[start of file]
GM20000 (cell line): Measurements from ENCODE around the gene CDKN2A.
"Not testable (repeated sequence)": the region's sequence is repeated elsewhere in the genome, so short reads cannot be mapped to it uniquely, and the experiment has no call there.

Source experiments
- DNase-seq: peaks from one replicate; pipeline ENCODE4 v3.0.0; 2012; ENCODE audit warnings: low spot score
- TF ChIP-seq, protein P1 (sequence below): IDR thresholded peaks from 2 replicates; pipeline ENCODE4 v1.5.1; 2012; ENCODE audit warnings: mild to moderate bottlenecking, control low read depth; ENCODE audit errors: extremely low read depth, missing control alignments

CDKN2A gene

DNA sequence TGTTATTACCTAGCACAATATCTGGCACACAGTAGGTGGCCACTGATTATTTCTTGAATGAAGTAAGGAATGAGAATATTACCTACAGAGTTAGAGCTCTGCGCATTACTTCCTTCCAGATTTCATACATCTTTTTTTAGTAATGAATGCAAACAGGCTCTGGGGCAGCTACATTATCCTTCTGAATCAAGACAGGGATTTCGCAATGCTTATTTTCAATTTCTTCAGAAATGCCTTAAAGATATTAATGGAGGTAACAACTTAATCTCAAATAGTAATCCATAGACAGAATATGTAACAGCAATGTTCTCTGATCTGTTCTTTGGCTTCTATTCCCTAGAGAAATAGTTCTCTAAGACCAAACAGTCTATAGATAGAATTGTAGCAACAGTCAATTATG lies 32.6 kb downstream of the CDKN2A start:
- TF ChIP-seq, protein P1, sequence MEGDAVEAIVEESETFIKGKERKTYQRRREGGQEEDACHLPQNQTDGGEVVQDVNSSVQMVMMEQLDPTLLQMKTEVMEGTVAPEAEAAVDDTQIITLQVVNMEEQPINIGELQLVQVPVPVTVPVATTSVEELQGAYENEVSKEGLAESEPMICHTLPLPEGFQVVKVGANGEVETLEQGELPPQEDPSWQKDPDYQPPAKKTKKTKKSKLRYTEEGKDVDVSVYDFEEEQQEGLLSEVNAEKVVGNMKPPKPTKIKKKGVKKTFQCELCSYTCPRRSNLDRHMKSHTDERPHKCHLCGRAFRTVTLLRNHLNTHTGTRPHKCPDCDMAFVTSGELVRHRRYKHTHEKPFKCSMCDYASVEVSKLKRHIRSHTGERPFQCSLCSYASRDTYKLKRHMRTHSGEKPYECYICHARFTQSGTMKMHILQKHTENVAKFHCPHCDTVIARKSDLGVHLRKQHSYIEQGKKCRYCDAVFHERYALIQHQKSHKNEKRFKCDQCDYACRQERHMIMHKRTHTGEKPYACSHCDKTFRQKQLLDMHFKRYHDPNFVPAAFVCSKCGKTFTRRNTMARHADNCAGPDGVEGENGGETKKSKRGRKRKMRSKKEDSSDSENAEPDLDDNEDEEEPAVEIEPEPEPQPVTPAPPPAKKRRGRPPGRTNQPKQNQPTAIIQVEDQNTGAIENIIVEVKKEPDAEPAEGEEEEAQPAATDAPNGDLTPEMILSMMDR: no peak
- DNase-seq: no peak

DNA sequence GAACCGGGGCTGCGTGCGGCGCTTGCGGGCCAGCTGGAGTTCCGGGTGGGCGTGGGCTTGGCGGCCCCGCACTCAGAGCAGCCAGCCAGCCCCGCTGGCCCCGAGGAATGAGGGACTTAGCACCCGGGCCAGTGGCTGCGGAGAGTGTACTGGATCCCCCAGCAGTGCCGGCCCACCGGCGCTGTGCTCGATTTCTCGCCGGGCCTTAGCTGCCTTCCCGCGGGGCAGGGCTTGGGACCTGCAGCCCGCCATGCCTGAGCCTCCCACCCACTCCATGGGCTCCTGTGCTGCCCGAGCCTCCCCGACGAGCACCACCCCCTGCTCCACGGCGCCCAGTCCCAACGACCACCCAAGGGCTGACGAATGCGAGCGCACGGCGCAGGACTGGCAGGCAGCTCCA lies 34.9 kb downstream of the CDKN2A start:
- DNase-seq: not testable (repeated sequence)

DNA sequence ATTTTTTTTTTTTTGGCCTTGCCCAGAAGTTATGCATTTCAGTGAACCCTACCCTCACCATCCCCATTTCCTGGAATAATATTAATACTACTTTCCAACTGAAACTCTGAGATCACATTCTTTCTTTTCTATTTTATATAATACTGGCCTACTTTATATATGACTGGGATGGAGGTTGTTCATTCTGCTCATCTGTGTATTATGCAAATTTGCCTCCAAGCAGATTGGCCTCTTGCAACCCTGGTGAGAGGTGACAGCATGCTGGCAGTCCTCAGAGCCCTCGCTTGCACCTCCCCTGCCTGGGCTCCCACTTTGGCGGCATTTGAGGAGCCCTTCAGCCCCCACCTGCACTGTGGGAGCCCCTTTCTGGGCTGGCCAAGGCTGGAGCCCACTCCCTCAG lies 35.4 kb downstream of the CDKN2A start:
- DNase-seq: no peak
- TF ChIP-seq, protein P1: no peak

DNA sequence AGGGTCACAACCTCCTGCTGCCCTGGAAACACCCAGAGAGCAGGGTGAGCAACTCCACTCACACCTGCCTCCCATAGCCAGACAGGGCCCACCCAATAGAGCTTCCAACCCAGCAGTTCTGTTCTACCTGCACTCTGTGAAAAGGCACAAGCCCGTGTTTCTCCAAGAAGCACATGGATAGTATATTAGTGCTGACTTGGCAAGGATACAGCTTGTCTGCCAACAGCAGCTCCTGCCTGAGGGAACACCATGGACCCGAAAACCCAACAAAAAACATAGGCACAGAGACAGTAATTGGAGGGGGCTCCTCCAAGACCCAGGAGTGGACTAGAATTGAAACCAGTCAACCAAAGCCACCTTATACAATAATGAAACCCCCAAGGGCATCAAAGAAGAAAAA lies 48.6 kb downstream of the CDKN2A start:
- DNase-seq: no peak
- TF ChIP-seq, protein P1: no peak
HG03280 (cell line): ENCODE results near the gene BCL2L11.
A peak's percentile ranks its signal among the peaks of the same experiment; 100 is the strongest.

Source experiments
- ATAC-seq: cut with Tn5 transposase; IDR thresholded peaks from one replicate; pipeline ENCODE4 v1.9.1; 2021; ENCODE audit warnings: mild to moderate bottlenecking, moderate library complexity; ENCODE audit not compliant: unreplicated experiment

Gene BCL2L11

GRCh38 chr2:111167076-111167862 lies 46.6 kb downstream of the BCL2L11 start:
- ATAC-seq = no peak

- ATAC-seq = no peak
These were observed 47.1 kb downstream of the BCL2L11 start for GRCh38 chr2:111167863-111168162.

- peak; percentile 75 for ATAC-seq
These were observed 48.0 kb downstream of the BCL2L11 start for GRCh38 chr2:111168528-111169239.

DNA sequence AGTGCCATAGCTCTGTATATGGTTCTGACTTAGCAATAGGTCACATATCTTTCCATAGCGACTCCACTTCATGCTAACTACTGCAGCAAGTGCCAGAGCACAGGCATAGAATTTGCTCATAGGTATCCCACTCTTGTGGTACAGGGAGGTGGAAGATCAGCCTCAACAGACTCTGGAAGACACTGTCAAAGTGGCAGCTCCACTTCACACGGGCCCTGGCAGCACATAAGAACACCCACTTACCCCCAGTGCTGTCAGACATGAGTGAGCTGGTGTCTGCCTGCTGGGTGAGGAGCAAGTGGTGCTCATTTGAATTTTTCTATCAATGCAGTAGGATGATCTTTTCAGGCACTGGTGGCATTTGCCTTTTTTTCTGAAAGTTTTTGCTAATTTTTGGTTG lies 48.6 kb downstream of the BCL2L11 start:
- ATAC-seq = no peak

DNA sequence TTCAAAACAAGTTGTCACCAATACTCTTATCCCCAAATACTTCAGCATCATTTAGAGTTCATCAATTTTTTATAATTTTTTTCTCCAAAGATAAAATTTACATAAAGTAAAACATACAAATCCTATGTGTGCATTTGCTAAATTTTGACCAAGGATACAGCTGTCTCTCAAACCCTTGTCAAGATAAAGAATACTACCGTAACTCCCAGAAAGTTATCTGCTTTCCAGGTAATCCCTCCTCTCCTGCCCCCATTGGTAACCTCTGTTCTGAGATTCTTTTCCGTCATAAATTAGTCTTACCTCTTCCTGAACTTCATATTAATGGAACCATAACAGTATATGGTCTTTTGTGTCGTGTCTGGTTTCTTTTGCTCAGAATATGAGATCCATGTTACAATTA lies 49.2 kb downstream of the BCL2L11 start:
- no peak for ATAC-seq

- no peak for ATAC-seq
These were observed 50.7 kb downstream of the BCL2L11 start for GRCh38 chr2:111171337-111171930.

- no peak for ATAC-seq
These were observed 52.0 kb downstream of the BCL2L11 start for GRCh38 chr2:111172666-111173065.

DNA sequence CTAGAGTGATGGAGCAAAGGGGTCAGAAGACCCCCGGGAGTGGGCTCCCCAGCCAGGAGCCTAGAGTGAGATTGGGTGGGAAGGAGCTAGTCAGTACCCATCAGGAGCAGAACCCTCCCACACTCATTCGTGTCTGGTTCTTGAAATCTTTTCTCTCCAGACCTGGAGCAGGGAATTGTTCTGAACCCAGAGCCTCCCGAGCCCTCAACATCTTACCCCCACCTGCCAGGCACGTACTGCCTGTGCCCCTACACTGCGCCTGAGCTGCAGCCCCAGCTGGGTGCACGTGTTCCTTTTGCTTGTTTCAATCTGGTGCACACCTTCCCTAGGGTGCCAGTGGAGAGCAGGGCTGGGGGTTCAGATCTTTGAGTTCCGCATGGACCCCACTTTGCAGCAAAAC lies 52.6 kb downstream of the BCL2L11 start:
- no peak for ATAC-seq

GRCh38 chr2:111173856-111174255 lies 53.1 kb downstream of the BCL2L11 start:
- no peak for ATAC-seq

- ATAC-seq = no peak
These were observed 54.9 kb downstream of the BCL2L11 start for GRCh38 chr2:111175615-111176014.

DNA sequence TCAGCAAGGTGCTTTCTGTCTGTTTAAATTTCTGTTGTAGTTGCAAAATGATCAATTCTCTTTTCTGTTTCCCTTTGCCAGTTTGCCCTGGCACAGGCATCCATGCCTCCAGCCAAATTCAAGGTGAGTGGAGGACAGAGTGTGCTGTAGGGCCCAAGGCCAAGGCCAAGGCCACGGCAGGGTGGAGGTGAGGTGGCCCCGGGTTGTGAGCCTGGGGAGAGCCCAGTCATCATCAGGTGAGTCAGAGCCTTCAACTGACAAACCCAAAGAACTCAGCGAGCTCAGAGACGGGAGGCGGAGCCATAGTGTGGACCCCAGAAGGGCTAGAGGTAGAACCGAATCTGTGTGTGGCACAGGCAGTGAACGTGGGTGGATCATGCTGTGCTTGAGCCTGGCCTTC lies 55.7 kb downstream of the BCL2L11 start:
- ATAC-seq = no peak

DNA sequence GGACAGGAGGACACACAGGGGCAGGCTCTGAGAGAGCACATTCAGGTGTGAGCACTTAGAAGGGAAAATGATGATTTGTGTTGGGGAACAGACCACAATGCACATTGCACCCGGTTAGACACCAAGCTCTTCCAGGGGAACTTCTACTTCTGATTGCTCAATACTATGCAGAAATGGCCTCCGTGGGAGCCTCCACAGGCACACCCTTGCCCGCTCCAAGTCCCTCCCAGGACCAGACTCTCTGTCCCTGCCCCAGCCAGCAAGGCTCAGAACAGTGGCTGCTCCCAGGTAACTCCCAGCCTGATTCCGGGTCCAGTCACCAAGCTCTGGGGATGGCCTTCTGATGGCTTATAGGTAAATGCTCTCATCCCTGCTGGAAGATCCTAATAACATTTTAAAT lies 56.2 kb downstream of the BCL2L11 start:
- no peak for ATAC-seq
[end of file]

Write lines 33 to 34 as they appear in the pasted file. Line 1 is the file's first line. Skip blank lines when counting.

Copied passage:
- no peak for ATAC-seq
These were observed 50.7 kb downstream of the BCL2L11 start for GRCh38 chr2:111171337-111171930.